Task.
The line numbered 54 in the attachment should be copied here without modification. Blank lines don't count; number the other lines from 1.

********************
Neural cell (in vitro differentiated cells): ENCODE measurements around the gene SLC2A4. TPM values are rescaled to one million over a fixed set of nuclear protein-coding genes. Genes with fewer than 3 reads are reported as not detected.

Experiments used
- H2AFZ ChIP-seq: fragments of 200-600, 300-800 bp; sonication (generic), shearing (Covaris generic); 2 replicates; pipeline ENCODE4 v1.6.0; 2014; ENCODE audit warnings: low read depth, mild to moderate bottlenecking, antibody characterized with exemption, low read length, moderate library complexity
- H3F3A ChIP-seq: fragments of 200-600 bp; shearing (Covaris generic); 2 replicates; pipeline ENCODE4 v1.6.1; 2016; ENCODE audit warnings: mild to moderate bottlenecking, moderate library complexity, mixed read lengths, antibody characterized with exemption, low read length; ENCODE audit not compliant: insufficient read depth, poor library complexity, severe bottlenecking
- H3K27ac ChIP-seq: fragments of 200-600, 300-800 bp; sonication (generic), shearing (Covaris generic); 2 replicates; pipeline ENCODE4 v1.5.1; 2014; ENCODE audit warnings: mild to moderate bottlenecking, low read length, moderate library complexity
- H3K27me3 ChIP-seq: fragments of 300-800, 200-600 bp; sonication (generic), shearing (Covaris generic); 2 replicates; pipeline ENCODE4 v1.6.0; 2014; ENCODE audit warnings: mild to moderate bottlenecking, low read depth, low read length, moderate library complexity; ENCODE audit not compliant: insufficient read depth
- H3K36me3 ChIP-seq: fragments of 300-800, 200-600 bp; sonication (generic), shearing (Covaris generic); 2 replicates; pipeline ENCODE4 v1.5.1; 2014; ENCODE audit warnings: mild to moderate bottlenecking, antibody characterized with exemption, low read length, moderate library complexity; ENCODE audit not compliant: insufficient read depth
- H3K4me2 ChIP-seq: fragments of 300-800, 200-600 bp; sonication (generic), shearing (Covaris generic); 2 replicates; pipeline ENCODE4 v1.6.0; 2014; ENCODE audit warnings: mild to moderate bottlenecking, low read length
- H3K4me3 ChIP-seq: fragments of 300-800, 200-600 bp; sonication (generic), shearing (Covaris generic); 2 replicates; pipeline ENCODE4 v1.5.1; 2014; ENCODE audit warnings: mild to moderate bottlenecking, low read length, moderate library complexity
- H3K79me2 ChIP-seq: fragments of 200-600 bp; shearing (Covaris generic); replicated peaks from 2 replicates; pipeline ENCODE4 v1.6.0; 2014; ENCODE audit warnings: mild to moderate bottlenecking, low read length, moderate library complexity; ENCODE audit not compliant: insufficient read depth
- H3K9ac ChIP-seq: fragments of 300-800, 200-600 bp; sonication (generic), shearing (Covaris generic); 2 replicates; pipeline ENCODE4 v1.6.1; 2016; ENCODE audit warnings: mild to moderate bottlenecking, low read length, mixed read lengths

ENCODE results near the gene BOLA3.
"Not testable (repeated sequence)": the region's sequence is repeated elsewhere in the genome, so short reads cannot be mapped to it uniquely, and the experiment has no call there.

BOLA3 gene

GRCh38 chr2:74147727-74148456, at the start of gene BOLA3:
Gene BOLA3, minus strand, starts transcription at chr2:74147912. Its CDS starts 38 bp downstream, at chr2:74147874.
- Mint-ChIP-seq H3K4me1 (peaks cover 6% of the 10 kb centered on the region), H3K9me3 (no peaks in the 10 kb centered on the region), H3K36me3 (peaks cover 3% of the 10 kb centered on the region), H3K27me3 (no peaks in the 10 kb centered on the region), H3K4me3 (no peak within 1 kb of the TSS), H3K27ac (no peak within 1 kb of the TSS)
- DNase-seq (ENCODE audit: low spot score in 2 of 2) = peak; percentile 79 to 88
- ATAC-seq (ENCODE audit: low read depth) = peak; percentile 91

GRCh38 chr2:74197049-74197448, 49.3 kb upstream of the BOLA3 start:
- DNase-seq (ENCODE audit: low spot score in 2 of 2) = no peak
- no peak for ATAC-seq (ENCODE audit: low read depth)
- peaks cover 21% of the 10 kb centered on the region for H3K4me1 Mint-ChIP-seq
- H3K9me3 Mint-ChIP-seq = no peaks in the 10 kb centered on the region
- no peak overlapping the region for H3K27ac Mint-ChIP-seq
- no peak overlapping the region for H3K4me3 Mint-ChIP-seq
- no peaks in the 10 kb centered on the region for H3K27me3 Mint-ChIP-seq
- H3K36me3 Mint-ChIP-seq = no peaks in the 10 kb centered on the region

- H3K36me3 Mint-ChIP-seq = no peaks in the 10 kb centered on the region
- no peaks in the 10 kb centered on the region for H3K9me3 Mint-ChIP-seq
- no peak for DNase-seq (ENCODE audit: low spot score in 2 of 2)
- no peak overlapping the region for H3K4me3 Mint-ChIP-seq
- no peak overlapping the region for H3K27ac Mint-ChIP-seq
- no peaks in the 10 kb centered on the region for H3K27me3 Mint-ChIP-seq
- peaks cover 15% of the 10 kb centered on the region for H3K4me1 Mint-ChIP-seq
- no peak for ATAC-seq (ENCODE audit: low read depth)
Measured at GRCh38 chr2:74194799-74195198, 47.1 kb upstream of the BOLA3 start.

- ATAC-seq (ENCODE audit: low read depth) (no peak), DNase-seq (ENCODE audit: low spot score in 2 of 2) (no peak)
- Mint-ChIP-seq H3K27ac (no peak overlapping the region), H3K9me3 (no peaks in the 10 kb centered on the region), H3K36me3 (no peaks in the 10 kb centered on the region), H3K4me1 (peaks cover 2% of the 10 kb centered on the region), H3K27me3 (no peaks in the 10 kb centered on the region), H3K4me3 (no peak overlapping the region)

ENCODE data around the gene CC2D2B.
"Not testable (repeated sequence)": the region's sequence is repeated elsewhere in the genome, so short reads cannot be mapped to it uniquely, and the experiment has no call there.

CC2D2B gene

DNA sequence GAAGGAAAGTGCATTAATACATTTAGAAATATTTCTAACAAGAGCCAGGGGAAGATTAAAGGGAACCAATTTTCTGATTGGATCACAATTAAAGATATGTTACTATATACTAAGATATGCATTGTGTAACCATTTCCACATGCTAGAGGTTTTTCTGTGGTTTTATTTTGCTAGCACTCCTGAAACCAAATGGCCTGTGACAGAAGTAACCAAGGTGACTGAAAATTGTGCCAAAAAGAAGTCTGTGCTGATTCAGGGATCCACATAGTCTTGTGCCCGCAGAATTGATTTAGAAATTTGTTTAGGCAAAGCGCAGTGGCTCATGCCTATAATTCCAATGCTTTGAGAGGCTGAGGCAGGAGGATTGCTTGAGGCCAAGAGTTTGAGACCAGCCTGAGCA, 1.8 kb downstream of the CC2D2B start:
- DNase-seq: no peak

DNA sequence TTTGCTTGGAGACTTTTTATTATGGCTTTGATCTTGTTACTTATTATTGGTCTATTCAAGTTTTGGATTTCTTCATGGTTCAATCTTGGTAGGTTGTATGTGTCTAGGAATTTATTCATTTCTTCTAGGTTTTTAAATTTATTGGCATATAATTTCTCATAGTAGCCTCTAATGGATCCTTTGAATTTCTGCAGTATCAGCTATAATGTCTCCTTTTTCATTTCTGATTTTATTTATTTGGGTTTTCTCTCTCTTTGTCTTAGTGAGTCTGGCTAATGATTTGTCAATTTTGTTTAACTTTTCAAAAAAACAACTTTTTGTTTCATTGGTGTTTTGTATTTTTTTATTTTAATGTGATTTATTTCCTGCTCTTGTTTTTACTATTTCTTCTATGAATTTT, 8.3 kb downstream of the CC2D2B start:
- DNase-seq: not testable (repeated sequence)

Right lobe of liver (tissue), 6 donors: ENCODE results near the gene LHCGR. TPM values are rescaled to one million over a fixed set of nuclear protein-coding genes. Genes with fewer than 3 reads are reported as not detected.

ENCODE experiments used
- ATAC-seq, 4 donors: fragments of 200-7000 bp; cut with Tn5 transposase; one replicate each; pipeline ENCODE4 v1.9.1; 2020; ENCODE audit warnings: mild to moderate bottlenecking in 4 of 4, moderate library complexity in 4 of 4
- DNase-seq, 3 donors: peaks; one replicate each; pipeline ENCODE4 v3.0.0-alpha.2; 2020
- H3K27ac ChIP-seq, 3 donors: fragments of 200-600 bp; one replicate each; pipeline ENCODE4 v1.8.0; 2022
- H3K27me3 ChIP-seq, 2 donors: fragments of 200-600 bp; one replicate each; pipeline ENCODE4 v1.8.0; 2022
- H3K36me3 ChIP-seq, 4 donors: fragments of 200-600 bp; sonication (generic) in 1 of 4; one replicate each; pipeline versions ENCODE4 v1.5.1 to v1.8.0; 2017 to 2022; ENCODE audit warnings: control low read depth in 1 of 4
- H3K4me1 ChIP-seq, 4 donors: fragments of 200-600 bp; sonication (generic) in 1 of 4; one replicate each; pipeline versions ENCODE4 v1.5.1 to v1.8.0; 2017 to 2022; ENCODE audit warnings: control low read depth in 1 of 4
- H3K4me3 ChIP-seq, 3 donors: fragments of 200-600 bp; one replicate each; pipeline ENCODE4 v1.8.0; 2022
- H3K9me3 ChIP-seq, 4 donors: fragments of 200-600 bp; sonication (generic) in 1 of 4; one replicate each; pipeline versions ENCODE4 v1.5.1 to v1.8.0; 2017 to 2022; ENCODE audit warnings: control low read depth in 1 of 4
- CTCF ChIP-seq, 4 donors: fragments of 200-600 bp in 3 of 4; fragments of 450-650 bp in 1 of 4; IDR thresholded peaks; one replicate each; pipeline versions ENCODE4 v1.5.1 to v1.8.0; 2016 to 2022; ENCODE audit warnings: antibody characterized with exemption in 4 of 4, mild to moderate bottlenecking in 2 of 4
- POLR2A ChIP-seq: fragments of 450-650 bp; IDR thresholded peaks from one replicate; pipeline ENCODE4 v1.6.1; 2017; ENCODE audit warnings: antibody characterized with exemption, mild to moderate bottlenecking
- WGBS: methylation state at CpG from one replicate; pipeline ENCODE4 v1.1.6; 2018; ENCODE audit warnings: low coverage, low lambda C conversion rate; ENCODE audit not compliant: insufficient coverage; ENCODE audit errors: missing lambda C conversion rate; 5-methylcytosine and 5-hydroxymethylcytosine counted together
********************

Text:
- H3K4me1 ChIP-seq, 4 donors: fragments of 200-600 bp; sonication (generic) in 1 of 4; one replicate each; pipeline versions ENCODE4 v1.5.1 to v1.8.0; 2017 to 2022; ENCODE audit warnings: control low read depth in 1 of 4